What is Stage II Vapor Recovery Systems?

“Stage II” refers to the vapor recovery system that controls the emission of vapors during the transfer of gasoline from a gasoline storage tank at a GDF to a motor vehicle fuel tank.  A Stage II vapor recovery system also controls emissions into the the atmosphere of vapors during the storage of gasoline at a GDF. Stage II vapor recovery technology uses special refueling nozzles, dispensing hoses and a system that draws refueling vapors in the Underground Storage Tank (UST).  A properly operating Stage II system moves the gasoline vapors from the motor vehicle fuel tank druing the refueling of the vehicle into the UST at the GDF.

Who is Affected by This Rulemaking?

The Pennsylvania Department of Environmental Protection (DEP) has finalized regulatory requirements for GDF owners and operators to decommission their Stage II vapor recovery system in 12 counties in the Philadelphia and Pittsburgh areas.  The compliance date for the decommissioning of Stage II systems is December 31, 2022.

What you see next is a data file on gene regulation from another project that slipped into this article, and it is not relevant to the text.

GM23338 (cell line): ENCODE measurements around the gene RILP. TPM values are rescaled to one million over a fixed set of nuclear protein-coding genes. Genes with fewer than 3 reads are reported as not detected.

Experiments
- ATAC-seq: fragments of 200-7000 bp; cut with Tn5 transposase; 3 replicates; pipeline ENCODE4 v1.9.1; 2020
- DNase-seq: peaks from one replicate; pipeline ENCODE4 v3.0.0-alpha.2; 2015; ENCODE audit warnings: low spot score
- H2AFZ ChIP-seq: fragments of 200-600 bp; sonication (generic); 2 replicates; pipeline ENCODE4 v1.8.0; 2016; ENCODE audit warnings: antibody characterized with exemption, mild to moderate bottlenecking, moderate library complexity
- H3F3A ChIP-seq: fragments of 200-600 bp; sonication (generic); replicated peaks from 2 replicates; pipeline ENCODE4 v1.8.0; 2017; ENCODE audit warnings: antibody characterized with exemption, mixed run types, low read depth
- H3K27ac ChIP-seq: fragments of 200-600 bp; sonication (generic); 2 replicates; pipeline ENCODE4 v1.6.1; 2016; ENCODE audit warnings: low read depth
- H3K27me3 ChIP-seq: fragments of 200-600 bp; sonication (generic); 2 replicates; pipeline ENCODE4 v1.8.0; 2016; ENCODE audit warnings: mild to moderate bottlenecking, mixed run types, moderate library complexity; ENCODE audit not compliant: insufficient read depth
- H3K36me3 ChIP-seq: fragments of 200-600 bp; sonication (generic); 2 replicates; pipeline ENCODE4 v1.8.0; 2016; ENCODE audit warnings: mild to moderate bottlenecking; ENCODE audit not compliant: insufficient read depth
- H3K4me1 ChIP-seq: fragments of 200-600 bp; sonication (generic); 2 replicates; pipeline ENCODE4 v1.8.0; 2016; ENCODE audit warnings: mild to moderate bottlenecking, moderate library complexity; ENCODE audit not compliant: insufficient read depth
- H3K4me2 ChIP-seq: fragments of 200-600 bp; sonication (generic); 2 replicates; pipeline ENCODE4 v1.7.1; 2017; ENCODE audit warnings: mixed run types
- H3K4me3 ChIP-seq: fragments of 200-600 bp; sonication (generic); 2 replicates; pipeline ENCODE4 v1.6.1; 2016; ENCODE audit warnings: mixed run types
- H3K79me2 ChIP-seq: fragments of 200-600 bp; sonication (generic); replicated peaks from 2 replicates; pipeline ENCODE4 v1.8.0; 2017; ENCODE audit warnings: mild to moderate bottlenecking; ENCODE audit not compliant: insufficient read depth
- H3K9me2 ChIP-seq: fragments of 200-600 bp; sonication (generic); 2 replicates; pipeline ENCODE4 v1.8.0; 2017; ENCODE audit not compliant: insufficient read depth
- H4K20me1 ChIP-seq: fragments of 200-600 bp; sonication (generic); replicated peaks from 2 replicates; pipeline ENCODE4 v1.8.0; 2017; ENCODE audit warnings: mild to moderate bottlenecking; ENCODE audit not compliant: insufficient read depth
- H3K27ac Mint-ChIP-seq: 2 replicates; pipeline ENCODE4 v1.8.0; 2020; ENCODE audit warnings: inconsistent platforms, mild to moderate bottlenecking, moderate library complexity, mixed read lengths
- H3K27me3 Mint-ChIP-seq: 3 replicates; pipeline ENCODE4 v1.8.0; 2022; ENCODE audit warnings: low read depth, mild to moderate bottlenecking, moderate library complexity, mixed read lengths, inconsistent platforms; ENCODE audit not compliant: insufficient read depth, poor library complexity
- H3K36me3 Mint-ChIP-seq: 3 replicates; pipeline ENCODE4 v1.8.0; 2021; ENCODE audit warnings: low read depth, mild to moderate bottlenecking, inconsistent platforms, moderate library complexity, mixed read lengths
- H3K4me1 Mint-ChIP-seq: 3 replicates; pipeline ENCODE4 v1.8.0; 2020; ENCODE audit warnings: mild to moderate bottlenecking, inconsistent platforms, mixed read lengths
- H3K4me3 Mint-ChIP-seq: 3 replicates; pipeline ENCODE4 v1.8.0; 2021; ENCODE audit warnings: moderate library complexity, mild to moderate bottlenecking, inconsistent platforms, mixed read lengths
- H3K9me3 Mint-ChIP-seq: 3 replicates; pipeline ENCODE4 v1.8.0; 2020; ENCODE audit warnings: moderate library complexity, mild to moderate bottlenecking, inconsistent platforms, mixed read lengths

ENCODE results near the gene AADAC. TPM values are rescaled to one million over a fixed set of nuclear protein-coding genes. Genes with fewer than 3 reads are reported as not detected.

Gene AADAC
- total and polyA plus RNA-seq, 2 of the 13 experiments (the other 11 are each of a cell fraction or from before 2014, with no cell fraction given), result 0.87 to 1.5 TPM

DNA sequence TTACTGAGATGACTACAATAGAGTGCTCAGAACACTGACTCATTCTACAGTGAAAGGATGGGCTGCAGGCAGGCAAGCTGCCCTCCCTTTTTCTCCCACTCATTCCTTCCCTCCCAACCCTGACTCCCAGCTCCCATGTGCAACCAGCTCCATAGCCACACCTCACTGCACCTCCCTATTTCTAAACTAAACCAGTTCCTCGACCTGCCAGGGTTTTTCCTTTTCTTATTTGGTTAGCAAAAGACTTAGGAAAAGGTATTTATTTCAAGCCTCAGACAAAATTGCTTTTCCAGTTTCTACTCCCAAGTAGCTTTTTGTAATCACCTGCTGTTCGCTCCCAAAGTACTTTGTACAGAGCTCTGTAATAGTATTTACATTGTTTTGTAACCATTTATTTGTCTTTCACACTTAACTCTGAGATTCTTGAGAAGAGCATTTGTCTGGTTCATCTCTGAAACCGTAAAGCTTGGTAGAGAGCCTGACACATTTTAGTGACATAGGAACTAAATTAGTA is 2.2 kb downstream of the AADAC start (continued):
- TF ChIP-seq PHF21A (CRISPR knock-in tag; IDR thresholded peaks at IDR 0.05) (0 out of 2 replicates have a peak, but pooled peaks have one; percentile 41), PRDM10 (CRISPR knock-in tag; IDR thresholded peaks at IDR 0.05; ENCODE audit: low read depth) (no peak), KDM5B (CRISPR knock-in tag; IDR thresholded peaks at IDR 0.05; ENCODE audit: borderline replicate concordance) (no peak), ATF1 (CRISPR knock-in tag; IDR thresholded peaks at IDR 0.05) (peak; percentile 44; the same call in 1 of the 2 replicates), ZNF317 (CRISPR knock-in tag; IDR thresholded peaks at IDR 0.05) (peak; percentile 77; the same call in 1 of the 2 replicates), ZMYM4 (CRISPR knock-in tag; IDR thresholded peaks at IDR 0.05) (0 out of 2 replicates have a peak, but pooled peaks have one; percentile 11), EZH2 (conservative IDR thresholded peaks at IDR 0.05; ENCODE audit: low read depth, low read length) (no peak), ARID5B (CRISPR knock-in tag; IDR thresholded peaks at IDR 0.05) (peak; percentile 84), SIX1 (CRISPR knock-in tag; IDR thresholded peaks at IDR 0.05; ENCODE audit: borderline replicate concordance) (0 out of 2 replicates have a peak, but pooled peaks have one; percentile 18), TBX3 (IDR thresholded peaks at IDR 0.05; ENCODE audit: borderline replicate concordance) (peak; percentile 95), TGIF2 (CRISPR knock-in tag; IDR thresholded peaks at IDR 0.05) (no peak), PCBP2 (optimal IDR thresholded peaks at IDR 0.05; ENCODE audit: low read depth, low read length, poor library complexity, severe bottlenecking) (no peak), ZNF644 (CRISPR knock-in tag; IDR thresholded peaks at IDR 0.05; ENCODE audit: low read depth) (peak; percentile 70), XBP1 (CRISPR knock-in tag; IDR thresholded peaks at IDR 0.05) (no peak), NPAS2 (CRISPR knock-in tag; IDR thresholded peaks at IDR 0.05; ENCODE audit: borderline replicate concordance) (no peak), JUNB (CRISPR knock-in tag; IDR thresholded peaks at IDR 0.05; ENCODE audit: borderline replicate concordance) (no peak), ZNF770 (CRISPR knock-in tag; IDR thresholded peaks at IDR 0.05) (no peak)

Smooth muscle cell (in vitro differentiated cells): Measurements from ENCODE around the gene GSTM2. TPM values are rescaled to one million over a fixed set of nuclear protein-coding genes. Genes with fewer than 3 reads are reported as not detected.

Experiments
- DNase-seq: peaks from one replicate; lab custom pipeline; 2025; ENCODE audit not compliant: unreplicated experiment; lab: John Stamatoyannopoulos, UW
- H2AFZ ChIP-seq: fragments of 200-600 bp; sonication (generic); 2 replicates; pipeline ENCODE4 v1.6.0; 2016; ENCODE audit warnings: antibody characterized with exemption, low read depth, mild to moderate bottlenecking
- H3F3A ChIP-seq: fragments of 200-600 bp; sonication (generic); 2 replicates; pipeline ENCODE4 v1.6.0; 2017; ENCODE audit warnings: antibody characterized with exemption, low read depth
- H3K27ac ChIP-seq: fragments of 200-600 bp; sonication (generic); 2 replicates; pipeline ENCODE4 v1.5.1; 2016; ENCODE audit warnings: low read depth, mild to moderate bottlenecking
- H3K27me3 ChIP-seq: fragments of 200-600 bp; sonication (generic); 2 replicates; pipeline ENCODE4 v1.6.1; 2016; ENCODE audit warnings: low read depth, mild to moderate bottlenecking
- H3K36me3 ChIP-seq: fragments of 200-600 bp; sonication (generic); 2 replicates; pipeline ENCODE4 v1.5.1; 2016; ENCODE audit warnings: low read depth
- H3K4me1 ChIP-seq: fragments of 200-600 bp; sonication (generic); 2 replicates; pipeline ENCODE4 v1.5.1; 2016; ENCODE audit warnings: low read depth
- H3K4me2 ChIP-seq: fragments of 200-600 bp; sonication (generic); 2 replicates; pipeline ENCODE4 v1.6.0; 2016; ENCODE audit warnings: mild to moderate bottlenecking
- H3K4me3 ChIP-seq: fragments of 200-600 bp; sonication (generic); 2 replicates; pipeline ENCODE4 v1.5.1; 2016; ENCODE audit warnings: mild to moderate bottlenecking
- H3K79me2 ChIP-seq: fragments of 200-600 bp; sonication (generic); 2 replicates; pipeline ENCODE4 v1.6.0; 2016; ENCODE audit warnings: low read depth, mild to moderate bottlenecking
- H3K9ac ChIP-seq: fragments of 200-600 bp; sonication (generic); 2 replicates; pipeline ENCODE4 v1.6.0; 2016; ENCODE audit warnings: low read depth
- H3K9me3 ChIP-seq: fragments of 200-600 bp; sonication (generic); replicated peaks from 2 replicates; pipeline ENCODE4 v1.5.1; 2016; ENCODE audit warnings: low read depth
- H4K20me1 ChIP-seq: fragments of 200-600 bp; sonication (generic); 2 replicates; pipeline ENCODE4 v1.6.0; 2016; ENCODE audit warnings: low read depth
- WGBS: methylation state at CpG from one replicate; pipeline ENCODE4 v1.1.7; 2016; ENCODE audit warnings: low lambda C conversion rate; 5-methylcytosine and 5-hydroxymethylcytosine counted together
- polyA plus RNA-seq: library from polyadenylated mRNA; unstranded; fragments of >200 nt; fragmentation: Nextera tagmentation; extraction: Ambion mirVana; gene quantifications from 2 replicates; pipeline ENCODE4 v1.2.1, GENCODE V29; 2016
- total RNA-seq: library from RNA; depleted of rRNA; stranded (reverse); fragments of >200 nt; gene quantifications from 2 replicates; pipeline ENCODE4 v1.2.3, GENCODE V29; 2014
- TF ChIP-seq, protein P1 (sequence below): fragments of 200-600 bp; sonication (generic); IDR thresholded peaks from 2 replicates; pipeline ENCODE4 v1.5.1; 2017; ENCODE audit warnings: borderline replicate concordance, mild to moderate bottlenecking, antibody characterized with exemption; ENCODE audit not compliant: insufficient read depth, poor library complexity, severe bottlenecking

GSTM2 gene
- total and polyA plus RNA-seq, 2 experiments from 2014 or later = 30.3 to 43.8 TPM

• The 12 Pennsylvania counties include: Allegheny, Armstrong, Beaver, Bucks, Butler, Chester, Delaware, Fayette, Montgomery, Philadelphia, Washington, and Westmoreland.
  • Owners and operators are those with gasoline throughputs that exceed at anytime >10,000 gallons per month (or 120,000 gallons per year) and independent small business marketers of gasoline that have a monthly throughput >50,000 gallons per month (or 600,000 gallons per year) in the above mentioned 12 Pennsylvania counties.
  • Persons performing decommissioning procedures, leak testing, and repairs at gasoline dispensing facilities.

What Happens After Decommissioning Takes Place?

For those entities that need to decommission their Stage II vapor recovery system by December 31, 2022, a notification form needs to be completed and submitted to the appropriate DEP regional office, Allegheny County Health Department, or Philadelphia Air Management Services.